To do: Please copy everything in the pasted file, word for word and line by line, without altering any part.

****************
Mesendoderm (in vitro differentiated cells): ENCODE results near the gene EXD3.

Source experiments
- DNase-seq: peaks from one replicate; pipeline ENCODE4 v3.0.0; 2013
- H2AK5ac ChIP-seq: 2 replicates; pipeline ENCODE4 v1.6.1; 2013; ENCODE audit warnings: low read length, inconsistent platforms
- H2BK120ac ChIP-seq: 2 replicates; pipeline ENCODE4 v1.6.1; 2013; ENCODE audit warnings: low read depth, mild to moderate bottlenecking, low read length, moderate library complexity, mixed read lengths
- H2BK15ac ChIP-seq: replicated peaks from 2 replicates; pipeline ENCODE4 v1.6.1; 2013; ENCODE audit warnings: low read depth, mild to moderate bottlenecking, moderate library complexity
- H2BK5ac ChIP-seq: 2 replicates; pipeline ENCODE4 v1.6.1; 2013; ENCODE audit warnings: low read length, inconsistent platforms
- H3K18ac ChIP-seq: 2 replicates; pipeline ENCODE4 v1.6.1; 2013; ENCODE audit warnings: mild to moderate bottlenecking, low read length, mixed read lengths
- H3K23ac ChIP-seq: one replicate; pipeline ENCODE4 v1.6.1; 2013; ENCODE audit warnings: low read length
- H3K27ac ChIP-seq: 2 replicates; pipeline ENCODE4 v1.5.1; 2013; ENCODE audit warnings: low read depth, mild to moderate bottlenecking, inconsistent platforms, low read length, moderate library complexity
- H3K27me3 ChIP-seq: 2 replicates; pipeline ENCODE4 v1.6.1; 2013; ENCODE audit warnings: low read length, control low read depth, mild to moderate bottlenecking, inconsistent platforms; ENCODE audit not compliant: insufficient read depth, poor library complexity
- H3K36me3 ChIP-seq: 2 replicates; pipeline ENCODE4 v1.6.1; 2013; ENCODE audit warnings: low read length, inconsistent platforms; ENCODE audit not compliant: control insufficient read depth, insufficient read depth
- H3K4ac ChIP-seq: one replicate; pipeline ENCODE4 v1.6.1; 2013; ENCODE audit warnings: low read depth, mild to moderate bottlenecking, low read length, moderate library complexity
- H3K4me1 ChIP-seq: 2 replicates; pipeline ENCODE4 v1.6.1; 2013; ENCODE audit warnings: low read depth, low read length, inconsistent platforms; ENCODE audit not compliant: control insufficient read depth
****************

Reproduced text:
Mesendoderm (in vitro differentiated cells): ENCODE results near the gene EXD3.

Source experiments
- DNase-seq: peaks from one replicate; pipeline ENCODE4 v3.0.0; 2013
- H2AK5ac ChIP-seq: 2 replicates; pipeline ENCODE4 v1.6.1; 2013; ENCODE audit warnings: low read length, inconsistent platforms
- H2BK120ac ChIP-seq: 2 replicates; pipeline ENCODE4 v1.6.1; 2013; ENCODE audit warnings: low read depth, mild to moderate bottlenecking, low read length, moderate library complexity, mixed read lengths
- H2BK15ac ChIP-seq: replicated peaks from 2 replicates; pipeline ENCODE4 v1.6.1; 2013; ENCODE audit warnings: low read depth, mild to moderate bottlenecking, moderate library complexity
- H2BK5ac ChIP-seq: 2 replicates; pipeline ENCODE4 v1.6.1; 2013; ENCODE audit warnings: low read length, inconsistent platforms
- H3K18ac ChIP-seq: 2 replicates; pipeline ENCODE4 v1.6.1; 2013; ENCODE audit warnings: mild to moderate bottlenecking, low read length, mixed read lengths
- H3K23ac ChIP-seq: one replicate; pipeline ENCODE4 v1.6.1; 2013; ENCODE audit warnings: low read length
- H3K27ac ChIP-seq: 2 replicates; pipeline ENCODE4 v1.5.1; 2013; ENCODE audit warnings: low read depth, mild to moderate bottlenecking, inconsistent platforms, low read length, moderate library complexity
- H3K27me3 ChIP-seq: 2 replicates; pipeline ENCODE4 v1.6.1; 2013; ENCODE audit warnings: low read length, control low read depth, mild to moderate bottlenecking, inconsistent platforms; ENCODE audit not compliant: insufficient read depth, poor library complexity
- H3K36me3 ChIP-seq: 2 replicates; pipeline ENCODE4 v1.6.1; 2013; ENCODE audit warnings: low read length, inconsistent platforms; ENCODE audit not compliant: control insufficient read depth, insufficient read depth
- H3K4ac ChIP-seq: one replicate; pipeline ENCODE4 v1.6.1; 2013; ENCODE audit warnings: low read depth, mild to moderate bottlenecking, low read length, moderate library complexity
- H3K4me1 ChIP-seq: 2 replicates; pipeline ENCODE4 v1.6.1; 2013; ENCODE audit warnings: low read depth, low read length, inconsistent platforms; ENCODE audit not compliant: control insufficient read depth